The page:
First, this study highlights the growing problem of hypertension in children. Recent reports show that the prevalence of hypertension among children and young adults is rising and may be related to obesity4; similarly, the prevalence of type 2 diabetes and impaired fasting glucose are also on the rise among children and young adults.5 It is expected that the prevalence of hypertension among children with CKD would be higher than the general pediatric population; however, the finding that over half of children with CKD met this definition of hypertension in CKiD is astounding. Given the increasing prevalence of obesity, diabetes, and hypertension in children, this problem is likely to escalate as a public health disaster with downstream effects on the incidences of cardiovascular and kidney disease.
Second, the finding that black race was associated with higher blood pressure mirrors the adult hypertension literature. The fact that these racial disparities in prevalence and control of hypertension are present at such young ages raises questions of genetic predisposition of blacks to hypertension. Interestingly, studies have reported higher prevalence of mutations associated with hypertension among blacks.6 Several other mechanisms have been proposed to explain the pathogenesis of hypertension development in blacks, including lower nephron number at birth, lower birth weight,7 and genetic variations in aldosterone synthase6 or in regulators of the sympathetic nervous system.8 It is also likely that differences in socioeconomic status are important in partially explaining the observed racial differences and that gene–environment interactions may be involved in the pathogenesis of hypertension in blacks.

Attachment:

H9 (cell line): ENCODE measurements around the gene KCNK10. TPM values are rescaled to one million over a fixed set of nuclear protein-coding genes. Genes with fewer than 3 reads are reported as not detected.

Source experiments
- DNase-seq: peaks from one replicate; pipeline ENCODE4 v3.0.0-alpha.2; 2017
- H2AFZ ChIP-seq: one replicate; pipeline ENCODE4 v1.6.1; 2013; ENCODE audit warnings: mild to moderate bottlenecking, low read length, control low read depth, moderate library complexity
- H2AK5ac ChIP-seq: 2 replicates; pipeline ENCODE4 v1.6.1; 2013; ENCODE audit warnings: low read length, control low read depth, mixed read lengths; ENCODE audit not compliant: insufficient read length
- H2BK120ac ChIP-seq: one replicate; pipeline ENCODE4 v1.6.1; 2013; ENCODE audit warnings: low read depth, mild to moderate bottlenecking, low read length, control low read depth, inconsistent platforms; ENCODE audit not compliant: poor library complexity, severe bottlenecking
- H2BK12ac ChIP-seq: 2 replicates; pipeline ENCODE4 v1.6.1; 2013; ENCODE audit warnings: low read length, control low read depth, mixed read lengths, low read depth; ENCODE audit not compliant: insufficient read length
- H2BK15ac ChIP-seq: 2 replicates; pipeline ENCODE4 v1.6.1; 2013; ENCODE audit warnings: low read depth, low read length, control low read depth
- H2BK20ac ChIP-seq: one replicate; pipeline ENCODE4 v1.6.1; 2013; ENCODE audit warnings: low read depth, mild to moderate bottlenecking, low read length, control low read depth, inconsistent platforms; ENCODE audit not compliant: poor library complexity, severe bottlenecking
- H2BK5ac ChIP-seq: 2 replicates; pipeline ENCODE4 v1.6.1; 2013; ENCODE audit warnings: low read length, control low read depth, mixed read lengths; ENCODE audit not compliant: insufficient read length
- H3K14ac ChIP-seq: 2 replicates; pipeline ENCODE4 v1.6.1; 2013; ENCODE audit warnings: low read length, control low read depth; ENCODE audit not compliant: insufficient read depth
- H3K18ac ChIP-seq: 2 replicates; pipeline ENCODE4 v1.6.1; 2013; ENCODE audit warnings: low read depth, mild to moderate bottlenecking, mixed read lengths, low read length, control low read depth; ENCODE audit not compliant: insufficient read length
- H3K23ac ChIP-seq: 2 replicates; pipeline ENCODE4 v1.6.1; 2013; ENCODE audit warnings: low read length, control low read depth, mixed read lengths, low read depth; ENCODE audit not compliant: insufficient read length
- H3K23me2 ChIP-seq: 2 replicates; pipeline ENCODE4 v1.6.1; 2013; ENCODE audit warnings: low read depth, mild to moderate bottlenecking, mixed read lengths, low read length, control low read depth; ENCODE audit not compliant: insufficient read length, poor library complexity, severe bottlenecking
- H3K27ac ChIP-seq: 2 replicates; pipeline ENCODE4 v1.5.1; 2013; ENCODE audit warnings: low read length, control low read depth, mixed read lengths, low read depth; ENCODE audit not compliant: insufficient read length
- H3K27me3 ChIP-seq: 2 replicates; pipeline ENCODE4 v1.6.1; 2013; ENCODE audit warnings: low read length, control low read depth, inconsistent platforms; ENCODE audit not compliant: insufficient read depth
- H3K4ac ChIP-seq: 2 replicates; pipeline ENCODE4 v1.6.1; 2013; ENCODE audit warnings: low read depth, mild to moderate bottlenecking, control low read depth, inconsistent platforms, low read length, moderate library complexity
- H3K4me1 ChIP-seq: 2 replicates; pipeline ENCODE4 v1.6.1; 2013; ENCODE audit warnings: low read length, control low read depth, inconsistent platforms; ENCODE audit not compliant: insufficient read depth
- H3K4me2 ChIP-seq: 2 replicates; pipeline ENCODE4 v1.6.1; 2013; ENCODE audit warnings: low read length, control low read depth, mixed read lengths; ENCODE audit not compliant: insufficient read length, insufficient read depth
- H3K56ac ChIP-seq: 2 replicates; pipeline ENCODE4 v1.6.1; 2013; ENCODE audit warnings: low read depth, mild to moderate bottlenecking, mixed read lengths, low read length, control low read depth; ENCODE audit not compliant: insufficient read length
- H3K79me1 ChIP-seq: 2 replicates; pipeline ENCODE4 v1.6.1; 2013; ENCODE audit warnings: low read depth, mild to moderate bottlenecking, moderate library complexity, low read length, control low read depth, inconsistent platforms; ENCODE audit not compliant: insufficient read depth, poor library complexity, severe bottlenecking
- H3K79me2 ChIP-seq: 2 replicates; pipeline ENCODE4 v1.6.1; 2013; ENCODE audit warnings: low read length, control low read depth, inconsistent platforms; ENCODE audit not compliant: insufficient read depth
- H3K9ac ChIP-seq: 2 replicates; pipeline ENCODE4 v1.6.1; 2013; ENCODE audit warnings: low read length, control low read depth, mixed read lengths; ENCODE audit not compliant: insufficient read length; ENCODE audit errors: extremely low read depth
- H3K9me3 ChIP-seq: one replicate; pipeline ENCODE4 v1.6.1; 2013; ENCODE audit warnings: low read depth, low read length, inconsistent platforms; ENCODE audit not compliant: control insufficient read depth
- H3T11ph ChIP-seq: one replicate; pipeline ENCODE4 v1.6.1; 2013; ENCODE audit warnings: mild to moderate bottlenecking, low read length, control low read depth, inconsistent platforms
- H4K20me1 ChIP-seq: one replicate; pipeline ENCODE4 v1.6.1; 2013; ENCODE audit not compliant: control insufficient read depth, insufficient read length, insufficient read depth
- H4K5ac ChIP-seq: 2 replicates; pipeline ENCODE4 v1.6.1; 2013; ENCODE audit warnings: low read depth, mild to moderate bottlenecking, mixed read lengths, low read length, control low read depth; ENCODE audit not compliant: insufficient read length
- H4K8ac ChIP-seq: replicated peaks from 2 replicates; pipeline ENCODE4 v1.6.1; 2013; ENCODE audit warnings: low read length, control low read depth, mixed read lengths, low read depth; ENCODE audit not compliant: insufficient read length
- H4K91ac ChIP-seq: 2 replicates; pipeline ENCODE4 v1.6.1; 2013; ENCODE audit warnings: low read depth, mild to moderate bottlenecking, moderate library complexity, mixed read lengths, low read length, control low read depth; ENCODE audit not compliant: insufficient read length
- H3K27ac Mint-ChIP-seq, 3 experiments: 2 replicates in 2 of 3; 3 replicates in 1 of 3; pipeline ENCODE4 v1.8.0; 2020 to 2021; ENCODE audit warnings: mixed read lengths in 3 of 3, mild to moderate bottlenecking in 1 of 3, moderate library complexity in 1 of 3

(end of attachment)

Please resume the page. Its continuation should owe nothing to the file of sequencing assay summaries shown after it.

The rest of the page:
A third important aspect of this study was the relatively poor rate of controlled blood pressure among children on antihypertensives and the association of ACEI use with better hypertension control. As the authors point out, despite recommendations and guidelines, hypertension control among those with CKD remains a challenge in clinical practice. This has been reported in the adult literature,9 and the reasons for the gap between guidelines and outcomes remain unclear. Because these participants were on therapy, recognition of hypertension was not the culprit. Possibilities include poor compliance, inadequate aggression of treating clinicians, or physiological refractoriness to therapy. Interestingly, approximately 55% of the cohort was being treated with ACEI/angiotensin receptor blockers and these agents were associated with higher rates of blood pressure control in this study. CKiD is not a trial, so we cannot discern whether or not the ACEI use was causally related to improved blood pressure control, but this class of drugs has been shown to attenuate progression of CKD among adults with proteinuria and with CKD.10 Less is known about the possible beneficial effects of this class of drugs in children with CKD. However, current K/DOQI guidelines recommend the use of these drugs in children with CKD (www.kidney.org/professionals/KDOQI/guidelines_bp/guide_13.htm).